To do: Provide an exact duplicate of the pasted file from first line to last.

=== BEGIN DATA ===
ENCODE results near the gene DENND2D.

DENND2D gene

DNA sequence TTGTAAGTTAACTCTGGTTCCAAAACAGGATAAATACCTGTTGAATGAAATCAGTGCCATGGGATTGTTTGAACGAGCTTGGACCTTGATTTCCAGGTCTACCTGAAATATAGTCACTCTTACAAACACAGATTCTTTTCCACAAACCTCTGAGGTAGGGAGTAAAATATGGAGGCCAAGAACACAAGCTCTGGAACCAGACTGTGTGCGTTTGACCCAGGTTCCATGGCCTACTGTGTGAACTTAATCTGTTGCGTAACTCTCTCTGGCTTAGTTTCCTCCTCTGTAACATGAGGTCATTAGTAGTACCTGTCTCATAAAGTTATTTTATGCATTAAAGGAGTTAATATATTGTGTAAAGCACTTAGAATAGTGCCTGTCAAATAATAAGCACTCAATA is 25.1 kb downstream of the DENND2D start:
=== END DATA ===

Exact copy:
ENCODE results near the gene DENND2D.

DENND2D gene

DNA sequence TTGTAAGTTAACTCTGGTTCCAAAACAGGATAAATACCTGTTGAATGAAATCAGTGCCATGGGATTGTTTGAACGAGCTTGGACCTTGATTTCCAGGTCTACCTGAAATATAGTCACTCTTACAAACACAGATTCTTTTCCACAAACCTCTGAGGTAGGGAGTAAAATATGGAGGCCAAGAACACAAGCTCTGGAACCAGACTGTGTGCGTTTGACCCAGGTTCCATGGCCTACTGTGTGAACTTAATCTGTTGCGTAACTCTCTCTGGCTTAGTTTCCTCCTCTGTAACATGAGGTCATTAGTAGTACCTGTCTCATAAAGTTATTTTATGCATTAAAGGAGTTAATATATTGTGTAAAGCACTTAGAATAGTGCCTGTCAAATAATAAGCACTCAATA is 25.1 kb downstream of the DENND2D start: